Ask RizenAug 01, 2009 – 03:08AM
I had a lot of fun at my tournament on Lock Poker. Congrats to the two winners of free coaching! We're going to be doing more things like this in the future. In fact next Wed we'll be doing two tables of full ring no limit cash (one at higher stakes and one at lower stakes) and giving out some free sessions then too. Download Lock Poker and play with me next Wed. More details soon to follow.
Q: I have played poker regularly for about 6 years. I have read all of the major poker books including yours. I have a good grip on the math as well as the strategy and psychology of poker. I have never been able to break through with a Multitable win larger than $2000(Online and Live). I have played at least 1 event in the WSOP each of the past 5 years as well as multiple SnG satellites at the RIO. I do not blow money or have a gambling problem. I play within my bankrolls allowance and never found the money to be an issue. I recently decided that I have been wasting my time with poker. I spent a couple thousand on the first part of the WSOP and other events (Venetian, Binions). I finally cashed in Event #4 which was my first WSOP event cash ever. All that being said I have decided to quit poker. What is your opinion on how much of your life should be poker related? Would you say if you don't LOVE it consistenly then you shouldn't spend your time playing? There are times when poker just tortures you, getting your money in good and losing over and over. Im struggling with my decision to leave poker behind for a new hobby but feel like there is so much more to life than poker.
A: I edited this one a little bit to leave out some personal information. First off, there is A LOT more to life than poker. I play professionally and I wouldn't rank poker as the #1 thing in my life, although it would probably fall in the top 5. For 99% of recreational/hobby poker players out there, the game should primarily be about fun. Ideally if you can at least break even or maybe make a few bucks on your hobby, that's great. At the end of the day though it should be fun. If you're not having fun, you shouldn't play, period. I know this sounds simple, but also re-read your message. You use phrases like 'wasting my time' and 'tortures you'. Obviously if you feel this way then it's not fun, and probably unhealthy. I think at the very least taking a break is probably the right thing for you. Like any other hobby, you can come back at some point in the future if you want.
Imagine your hobby were golf. At first you really get into it, going to the driving range every day, playing 72 holes a weekend. Well after 6 months or so of that, you might start to get frustrated every time you don't hit your tee shot on the fairway, or disgusted every time you make a double bogey. That doesn't mean you should quit golf completely, but it means it's not fun for you and you need to step back and take things a little less seriously. I would say that you should really only play poker if it's enjoyable for you, and when it's not enjoyable and starts having a negative impact on your life you should take a break or stop altogether. I am fortunate enough to still love the game, but I even go through patches where I am frustrated and take a healthy break.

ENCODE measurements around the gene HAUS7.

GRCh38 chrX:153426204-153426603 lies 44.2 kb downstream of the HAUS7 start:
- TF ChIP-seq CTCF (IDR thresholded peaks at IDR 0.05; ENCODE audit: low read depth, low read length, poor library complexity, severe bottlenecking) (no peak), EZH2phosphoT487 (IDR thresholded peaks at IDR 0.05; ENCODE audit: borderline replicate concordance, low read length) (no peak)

Q: Do you do any personalized instruction? Private lessons, mentoring, tutoring, etc?
A: Yes I do, but right now I almost have more than I can handle. We've been doing some promotions on Lock Poker given away free instruction, but as of right now I'm not really adding any new students. If you want you can e-mail me (email@example.com) and I'll put you on a waiting list.
Q: I've just started playing the big online tournaments on Sundays (played strictly sit n gos for a long time). I did pretty well early on just playing my game and had a stack around average as the money bubble approached. At this point, the blinds/antes got so high, that it essentially became all in or fold almost every hand. For example, in a 100k guaranteed last Sunday, the blinds were at 500/1000 with antes, and the average stack at the money bubble was around 17k. I would say about 80% of the hands or so someone moved in preflop. Is this the correct play at this point? I tried normal raises to 3k a couple times and someone pushed all in every time and I was forced to fold. I then ended up shortstacked and elminated shortly after. I guess my question is whether this is normal at this time, and I should only play hands I'm willing to play all in preflop? Or if this tournament/my table was abnormal and I should continue to try to play my game at this point in the tournament? I know there is no real cut and dry answer, but if you could provide any insight from your experience it would be greatly appreciated.
A: Well, if the average stack is only 17 big blinds then moving all in pre-flop probably isn't a bad play, but that doesn't mean it's correct. If you are at a table like you describe, where every 3x raise is getting shoved on, then yes. You should only be playing hands you'll be willing to go all in with or moving all in yourself as a steal. But just moving all in in every tournament like this would be a mistake. The table dictates what you can do. If the table is letting you get away with 3x steals, then 3x stealing is a far better plan than open shoving because you'll be able to methodically build a stack with lower risk. If the table is not, then you must get chips other ways, which can include moving all in. You must always be adapting to the way the table is playing and making the appropriate adjustments. In this particular case you describe, you're pretty much going to have to pick spots to move all in and know you're going to play big pots.